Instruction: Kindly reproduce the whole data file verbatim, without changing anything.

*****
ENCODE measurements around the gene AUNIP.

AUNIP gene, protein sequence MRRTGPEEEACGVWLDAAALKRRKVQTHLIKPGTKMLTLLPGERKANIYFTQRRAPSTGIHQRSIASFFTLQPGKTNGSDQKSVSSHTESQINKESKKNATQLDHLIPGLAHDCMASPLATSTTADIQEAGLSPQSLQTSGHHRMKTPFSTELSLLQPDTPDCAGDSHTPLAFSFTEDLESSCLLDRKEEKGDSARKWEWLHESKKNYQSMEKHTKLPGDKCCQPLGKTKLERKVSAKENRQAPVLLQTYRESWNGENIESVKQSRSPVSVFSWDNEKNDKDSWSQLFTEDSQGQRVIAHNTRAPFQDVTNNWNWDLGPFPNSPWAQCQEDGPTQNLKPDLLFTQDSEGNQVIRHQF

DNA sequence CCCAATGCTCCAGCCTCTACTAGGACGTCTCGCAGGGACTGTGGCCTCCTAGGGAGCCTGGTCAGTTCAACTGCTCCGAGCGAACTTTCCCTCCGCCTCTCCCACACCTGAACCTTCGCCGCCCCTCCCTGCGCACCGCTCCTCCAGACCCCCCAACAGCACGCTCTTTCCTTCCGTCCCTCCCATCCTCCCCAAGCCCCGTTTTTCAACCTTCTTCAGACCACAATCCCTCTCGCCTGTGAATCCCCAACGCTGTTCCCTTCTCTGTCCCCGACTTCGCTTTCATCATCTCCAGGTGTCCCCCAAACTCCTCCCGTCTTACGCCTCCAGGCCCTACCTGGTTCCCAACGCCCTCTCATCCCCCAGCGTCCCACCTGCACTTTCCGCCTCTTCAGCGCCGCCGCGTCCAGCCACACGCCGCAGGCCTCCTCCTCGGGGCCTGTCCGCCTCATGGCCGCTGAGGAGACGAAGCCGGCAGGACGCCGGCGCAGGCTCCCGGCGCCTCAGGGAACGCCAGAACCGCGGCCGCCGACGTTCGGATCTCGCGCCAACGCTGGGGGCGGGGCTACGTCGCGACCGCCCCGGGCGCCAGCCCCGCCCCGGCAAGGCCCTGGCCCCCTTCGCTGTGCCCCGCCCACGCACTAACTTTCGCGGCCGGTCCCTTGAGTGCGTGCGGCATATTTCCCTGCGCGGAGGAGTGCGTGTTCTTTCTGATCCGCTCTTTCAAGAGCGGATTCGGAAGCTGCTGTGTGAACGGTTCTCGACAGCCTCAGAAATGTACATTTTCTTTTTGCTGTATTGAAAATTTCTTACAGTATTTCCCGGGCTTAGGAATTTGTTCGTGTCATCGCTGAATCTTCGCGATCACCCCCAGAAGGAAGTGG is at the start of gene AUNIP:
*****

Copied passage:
ENCODE measurements around the gene AUNIP.

AUNIP gene, protein sequence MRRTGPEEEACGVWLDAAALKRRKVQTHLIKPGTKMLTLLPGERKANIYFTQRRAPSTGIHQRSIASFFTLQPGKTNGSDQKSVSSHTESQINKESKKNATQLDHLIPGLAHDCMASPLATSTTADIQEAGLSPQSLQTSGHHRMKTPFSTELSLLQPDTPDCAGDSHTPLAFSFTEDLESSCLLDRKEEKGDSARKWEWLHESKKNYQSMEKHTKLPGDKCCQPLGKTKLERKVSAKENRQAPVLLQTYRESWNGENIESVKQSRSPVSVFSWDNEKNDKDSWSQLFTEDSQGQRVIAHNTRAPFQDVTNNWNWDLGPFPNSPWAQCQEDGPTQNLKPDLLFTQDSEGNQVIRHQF

DNA sequence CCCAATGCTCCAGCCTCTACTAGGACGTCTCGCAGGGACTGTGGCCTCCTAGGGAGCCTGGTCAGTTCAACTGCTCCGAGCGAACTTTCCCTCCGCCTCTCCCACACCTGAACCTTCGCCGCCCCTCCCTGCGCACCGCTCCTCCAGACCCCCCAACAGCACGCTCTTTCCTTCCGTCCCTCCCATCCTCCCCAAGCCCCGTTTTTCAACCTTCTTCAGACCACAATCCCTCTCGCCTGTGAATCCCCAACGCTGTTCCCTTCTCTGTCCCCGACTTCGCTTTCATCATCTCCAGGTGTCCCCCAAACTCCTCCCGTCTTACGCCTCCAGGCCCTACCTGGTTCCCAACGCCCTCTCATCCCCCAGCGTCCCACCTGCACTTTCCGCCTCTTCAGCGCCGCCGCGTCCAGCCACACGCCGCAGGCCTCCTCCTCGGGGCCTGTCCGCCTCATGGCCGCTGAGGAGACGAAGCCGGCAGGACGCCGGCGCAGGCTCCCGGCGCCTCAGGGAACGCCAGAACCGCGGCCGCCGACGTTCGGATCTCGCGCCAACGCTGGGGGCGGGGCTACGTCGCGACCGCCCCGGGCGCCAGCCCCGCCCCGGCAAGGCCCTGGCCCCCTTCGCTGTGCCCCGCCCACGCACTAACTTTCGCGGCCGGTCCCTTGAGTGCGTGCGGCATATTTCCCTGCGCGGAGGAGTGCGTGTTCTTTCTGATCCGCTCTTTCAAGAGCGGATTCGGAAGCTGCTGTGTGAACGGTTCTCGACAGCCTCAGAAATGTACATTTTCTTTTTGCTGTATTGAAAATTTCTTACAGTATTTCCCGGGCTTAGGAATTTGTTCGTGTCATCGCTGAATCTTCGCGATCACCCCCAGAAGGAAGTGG is at the start of gene AUNIP: